"In Ugandan refugee camps, refugees are normally allocated a small piece of land to be self-reliant. But here, they have no land to grow crops," said Lydia Wamala, information officer of the food program's Uganda office.
Katima Abdi and her husband have been living in Dagahaley area for 22 years. They arrived alone, but now have five children.
"We have tried to find work to do but there is no chance at all," she said. "My husband went insane a few year ago because of our hard situation."
Twenty years ago, Hassad Aigale was a 6-year-old local boy living in Dadaab with his parents, and he says the town was a simple and peaceful place. Now he works for UNHCR at the reception center in Ifo camp.
He says the huge number of refugees in his hometown have brought some "negative implications", because locals and refugees are sharing the same land, the same resources and the same environment. Robberies, murders and kidnappings occur in the camps, he said, and locals are particularly concerned about security.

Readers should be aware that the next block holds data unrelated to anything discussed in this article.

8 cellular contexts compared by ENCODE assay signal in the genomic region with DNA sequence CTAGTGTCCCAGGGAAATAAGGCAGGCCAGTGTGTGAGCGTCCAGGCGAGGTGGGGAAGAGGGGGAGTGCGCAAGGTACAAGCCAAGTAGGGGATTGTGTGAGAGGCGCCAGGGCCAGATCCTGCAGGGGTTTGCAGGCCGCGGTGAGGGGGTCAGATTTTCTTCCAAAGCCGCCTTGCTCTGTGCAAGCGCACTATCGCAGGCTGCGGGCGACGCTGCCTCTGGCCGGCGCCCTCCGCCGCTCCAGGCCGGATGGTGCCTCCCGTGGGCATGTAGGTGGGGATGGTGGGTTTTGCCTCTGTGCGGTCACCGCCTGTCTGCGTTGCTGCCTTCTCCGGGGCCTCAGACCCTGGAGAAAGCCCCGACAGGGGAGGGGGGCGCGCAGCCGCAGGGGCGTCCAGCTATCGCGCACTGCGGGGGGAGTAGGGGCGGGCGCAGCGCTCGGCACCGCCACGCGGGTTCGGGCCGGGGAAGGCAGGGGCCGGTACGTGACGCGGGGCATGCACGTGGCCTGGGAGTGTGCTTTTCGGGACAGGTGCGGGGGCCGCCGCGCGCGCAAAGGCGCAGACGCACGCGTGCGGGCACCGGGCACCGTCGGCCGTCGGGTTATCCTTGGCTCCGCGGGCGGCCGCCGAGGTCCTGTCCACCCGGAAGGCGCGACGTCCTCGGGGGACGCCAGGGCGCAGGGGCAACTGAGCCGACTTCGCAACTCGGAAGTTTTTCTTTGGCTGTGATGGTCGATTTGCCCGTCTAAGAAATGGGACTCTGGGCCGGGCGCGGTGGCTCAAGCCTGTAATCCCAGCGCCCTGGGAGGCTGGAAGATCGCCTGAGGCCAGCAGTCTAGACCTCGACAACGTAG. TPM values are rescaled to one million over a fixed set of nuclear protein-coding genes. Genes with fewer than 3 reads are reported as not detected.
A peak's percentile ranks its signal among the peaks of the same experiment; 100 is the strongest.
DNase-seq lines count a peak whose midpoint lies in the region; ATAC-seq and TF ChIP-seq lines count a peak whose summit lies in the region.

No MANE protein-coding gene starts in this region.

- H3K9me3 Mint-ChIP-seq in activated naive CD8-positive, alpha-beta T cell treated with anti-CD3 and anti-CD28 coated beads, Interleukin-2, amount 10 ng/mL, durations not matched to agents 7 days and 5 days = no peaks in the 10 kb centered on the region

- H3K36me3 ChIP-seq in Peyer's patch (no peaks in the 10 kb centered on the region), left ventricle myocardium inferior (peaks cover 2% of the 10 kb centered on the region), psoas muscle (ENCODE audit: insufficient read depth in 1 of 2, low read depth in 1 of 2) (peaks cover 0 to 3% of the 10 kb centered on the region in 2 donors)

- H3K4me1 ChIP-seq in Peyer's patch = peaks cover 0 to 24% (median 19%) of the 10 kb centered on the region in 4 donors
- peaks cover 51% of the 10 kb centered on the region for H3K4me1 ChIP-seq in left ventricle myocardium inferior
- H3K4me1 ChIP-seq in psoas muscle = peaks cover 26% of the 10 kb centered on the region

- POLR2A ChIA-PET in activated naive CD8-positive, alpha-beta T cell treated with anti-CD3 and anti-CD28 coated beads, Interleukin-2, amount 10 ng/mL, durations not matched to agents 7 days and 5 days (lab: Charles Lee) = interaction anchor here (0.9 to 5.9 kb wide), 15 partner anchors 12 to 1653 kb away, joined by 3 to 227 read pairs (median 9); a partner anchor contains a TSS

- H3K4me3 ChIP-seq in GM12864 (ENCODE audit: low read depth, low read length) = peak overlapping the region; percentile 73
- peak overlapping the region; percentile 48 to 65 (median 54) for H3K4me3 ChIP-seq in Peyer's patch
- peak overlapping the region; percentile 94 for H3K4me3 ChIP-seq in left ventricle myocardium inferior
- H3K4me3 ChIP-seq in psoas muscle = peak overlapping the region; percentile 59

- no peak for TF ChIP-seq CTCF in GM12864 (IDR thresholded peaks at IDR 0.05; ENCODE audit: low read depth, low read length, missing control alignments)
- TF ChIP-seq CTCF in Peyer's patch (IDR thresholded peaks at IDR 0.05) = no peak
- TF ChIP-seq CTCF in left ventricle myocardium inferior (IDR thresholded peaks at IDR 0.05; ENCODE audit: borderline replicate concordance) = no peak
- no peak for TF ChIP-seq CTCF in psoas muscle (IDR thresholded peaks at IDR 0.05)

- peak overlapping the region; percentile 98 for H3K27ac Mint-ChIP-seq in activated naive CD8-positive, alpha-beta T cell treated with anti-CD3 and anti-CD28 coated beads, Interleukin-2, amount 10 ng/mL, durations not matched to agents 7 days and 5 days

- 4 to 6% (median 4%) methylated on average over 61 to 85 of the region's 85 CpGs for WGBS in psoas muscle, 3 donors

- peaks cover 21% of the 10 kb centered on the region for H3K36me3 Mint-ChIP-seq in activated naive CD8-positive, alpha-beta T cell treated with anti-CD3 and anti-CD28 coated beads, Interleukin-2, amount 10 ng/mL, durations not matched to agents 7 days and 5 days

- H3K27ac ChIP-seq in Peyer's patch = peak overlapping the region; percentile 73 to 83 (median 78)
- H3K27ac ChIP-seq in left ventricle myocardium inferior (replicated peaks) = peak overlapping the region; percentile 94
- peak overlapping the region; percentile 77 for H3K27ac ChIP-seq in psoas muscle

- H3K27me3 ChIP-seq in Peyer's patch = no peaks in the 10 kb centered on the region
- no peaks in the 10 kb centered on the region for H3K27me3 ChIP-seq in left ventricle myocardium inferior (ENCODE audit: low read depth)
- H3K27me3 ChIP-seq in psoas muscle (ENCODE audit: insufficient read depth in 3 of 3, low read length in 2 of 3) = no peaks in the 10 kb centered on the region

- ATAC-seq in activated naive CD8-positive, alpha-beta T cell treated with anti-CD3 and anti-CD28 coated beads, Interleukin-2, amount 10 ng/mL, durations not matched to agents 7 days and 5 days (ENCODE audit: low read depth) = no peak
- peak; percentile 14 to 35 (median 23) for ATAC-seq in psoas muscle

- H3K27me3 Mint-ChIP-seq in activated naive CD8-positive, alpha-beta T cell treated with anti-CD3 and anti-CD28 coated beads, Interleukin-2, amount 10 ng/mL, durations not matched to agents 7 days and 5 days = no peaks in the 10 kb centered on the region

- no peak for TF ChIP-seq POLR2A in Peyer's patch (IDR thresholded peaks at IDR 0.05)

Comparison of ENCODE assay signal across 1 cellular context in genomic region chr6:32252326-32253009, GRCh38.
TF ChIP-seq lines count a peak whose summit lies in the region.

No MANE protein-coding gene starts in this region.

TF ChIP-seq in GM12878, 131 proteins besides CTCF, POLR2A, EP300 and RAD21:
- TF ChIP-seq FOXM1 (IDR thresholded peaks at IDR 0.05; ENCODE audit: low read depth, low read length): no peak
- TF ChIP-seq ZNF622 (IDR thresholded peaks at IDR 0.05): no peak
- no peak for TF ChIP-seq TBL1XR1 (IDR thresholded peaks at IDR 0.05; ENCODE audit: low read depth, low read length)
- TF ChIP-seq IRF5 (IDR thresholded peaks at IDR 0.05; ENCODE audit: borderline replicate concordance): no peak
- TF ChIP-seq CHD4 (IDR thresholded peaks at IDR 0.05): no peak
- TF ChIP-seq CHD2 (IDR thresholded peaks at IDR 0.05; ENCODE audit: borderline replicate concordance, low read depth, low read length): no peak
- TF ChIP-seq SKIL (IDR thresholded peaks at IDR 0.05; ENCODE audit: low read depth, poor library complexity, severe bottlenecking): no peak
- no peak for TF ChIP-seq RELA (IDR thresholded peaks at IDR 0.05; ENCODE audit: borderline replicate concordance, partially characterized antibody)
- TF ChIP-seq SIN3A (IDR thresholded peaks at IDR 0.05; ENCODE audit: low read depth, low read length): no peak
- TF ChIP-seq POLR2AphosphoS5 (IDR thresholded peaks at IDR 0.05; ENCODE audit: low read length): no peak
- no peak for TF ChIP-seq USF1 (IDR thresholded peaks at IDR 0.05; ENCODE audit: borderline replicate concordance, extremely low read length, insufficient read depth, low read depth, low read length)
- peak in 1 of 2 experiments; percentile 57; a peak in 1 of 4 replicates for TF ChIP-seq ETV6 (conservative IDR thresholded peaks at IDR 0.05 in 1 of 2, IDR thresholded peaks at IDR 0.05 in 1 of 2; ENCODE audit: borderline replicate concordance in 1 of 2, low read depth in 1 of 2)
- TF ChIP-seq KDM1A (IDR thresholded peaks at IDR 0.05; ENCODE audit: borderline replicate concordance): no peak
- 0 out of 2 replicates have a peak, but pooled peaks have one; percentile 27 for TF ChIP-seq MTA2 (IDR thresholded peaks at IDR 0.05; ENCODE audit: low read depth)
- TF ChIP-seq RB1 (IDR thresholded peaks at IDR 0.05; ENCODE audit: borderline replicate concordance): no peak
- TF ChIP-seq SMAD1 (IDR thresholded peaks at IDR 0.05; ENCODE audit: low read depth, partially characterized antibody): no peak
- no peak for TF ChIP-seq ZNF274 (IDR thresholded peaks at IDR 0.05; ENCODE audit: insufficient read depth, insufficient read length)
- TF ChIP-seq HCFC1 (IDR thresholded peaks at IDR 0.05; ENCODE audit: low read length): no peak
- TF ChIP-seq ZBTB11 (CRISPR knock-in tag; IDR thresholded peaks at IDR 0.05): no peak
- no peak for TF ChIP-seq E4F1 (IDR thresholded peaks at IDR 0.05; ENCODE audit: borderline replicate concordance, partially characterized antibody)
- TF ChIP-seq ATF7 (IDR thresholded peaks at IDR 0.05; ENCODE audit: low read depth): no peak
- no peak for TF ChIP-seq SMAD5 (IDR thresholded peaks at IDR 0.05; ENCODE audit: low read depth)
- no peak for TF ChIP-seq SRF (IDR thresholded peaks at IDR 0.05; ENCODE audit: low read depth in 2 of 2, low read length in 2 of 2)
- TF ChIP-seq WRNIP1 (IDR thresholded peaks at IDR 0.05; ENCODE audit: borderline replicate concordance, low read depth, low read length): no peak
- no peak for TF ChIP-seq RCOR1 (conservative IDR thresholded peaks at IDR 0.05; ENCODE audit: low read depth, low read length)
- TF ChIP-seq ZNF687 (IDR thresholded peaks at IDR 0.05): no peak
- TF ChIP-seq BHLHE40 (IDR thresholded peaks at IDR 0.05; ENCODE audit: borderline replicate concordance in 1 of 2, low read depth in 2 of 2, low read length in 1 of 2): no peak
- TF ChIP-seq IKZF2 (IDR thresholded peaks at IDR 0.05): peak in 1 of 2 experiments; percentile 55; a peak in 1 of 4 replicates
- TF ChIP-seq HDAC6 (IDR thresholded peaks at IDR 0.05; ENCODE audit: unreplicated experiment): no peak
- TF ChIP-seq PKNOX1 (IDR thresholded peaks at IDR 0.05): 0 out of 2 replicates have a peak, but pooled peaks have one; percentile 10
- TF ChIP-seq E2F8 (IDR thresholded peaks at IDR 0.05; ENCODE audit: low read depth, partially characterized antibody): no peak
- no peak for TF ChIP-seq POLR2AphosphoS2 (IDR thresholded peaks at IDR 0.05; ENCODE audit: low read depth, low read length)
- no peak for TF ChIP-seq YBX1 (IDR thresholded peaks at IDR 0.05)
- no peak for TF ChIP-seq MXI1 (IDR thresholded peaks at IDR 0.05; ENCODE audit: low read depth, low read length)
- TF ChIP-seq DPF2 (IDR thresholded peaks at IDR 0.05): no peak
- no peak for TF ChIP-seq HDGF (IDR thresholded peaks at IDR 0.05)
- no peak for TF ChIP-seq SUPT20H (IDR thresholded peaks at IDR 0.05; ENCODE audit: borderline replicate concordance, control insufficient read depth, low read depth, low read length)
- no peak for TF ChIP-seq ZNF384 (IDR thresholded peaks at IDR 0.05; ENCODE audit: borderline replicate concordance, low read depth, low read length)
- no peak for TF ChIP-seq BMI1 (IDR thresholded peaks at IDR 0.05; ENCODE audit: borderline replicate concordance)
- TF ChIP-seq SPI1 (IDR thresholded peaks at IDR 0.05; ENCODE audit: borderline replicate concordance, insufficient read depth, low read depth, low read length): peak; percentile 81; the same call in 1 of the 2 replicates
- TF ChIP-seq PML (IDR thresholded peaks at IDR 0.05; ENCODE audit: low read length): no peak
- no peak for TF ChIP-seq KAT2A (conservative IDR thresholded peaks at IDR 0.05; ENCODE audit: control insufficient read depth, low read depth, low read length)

Under severe pressure from various sides, the Kenyan government established a refugee affairs department to take more control of what is happening in its own territory. The UNHCR and Kenya's Department of Refugee Affairs jointly staff the reception desk.
Kenyan President Mwai Kibaki, speaking at the United Nations on Sept 20, called on the international community to assist the Somalis in their country. That would curb the flood of refugees, as well as undesirable elements, to his country.